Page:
The pathophysiology of diabetic myonecrosis is not well understood but it has been attributed to thromboembolic events secondary to microvascular endothelial damage leading to tissue ischemia, which then triggers an inflammatory cascade leading to local tissue damage and ischemic necrosis. Reperfusion of ischemic tissues associated with endothelial dysfunction is manifested as impaired endothelium-dependent dilation in arterioles along with increased oxygen radicals, with less nitric oxide, following reperfusion [4]. The resulting imbalance between superoxide and nitric oxide in endothelial cells leads to the production and release of inflammatory mediators (tumour necrosis factor and platelet-activating factor) along with increased biosynthesis of adhesion molecules [4]. The inflammatory cascade increases intracompartmental ischemia from edema with subsequent tissue necrosis. An acquired antiphospholipid syndrome resulting in disruption of clotting and pathways superimposed on endothelial dysfunction may also be a contributory factor in the progression of microvascular disease, acting as a link between immunological and haemostatic system in the pathogenesis of diabetic myonecrosis [1].

In the workup of diabetic myonecrosis routine laboratory investigations are relatively nonspecific. There may be leukocytosis and serum creatine kinase levels may remain normal or slightly elevated. MRI is the most sensitive diagnostic modality, and in the appropriate clinical setting muscle biopsy is not required. The characteristic feature is an increased signal from the affected muscle area (intramuscular and perimuscular tissues) in T2-weighted, inversion-recovery, and gadolinium-enhanced images and isointense or hypointense areas on T1-weighted images, secondary to increased water content from edema and inflammatory changes that accompany the infarction [5]. The most accurate diagnostic modality is by tissue biopsy. On biopsy it grossly appears as nonhemorrhagic pale muscle tissue. Histologically, there are large areas of muscle necrosis and edema, phagocytosis of necrotic muscle fibres, granular tissue, and collagen [6]. This is followed by eventual replacement of necrotic muscle fibers by fibrous tissue, myofiber regeneration, and mononuclear cell infiltration [6].

Treatment is conservative with supportive measures aimed at pain control with analgesics along with maintaining target glycemic control. Non-weight-bearing activity and physical rehabilitation may be useful after the acute phase. Those who underwent surgery had an average recovery period of 13 weeks compared to 5.5 weeks for those only received conservative treatment [7]. Once a patient with diabetes develops diabetic myonecrosis, the likelihood of recurrence in the same muscle or contralateral limb is greater than 50%, with as many as 1 to 2 episodes per year after the initial event [7]. Although diabetic myonecrosis has a good prognosis, it is an indicator of poor long-term prognosis. A recent review found that most patients die within 5 years of diagnosis as diabetic muscle infarction suggests substantial vascular compromise [7].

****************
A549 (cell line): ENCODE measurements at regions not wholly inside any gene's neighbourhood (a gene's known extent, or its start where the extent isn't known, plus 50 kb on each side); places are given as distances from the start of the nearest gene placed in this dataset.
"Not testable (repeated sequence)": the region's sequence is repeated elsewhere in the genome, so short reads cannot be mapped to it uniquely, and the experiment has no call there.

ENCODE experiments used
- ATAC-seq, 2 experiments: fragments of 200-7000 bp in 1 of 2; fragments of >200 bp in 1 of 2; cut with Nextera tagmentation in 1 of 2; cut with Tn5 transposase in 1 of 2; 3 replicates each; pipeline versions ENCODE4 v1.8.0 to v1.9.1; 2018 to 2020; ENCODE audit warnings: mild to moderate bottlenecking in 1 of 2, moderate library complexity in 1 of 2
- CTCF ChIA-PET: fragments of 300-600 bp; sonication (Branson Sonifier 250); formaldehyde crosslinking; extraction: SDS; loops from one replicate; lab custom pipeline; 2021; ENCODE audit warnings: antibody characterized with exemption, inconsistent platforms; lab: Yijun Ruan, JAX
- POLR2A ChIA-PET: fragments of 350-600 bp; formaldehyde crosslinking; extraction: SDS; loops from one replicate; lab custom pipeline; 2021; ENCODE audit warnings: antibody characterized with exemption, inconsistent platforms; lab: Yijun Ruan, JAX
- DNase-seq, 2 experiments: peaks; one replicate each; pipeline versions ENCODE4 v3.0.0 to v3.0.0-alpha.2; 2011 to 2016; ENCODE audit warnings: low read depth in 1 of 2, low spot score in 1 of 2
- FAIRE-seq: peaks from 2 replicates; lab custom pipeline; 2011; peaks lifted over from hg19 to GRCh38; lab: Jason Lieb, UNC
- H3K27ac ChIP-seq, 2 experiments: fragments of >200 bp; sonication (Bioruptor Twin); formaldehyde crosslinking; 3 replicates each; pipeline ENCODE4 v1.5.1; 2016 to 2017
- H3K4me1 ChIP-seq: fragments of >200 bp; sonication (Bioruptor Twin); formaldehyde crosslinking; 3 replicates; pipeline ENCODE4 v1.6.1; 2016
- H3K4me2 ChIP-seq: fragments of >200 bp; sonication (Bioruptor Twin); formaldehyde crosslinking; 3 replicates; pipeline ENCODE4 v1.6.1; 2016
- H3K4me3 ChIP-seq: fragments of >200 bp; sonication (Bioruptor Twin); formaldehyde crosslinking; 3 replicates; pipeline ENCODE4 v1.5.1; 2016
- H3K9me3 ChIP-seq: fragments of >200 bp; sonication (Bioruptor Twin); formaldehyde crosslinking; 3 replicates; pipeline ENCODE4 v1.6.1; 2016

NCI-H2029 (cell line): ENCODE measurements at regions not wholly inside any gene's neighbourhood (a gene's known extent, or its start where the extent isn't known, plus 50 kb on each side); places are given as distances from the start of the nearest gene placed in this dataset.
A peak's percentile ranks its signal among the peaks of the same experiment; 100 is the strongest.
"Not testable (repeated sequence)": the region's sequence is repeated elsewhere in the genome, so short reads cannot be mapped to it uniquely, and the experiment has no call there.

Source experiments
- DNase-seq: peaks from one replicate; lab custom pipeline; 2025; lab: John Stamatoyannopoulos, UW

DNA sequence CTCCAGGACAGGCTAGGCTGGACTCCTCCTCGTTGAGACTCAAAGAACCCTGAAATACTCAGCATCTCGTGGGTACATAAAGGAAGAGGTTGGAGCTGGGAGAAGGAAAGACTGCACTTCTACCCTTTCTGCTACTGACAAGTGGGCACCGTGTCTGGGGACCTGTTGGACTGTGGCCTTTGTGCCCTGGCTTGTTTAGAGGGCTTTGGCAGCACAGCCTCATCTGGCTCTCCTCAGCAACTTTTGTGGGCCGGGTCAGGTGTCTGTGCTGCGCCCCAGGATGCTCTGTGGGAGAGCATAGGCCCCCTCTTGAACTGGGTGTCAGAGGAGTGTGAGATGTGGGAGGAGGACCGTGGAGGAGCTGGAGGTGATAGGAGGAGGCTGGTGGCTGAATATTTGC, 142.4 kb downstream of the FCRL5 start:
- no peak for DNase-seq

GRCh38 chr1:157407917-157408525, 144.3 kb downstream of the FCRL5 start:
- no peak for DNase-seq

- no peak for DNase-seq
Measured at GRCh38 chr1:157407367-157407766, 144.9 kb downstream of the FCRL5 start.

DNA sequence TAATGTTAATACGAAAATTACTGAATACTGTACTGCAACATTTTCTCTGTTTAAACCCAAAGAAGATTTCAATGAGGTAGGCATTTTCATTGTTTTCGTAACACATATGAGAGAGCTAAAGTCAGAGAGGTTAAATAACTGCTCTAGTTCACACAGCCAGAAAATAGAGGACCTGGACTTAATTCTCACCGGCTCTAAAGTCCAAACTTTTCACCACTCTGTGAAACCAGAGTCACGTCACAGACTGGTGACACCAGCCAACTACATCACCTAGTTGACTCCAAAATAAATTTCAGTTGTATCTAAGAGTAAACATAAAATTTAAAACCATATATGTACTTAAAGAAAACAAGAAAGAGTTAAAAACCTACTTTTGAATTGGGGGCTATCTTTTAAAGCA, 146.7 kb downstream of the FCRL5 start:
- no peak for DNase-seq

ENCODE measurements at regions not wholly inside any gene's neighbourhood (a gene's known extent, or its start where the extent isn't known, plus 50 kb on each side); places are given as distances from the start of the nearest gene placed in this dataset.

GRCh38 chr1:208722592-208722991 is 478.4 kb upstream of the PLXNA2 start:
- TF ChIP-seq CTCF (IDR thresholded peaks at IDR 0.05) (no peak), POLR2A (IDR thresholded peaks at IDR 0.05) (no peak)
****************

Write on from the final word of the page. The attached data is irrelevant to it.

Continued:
4. Conclusion

Although diabetes may be a common disease, diabetic myonecrosis is a rare complication and indicator of poor long-term prognosis in diabetic patients with poor glycemic control. Presentation of diabetic myonecrosis has an average age of 40; our patient illustrates that myonecrosis can occur at much younger ages and reenforces the need for frequent follow-up with diabetic patients and achievement of appropriate glycemic control. Diabetic myonecrosis should be included on the differential diagnosis for diabetic patients of any age presenting with extremity pain and swelling.

Written informed consent was not obtained from the patient for publication of this case report and no identifying information or images were used in the publication of this paper.

Conflict of Interests

The authors declare that there is no conflict of interests regarding the publication of this paper.

Authors’ Contributions

Sisira Sran and Manpreet Sran conceived and wrote the paper. Nicole Ferguson contributed to writing and editing the paper. Prachi Anand and Manpreet Sran managed the patient from diagnosis to treatment. All authors read and approved the final paper.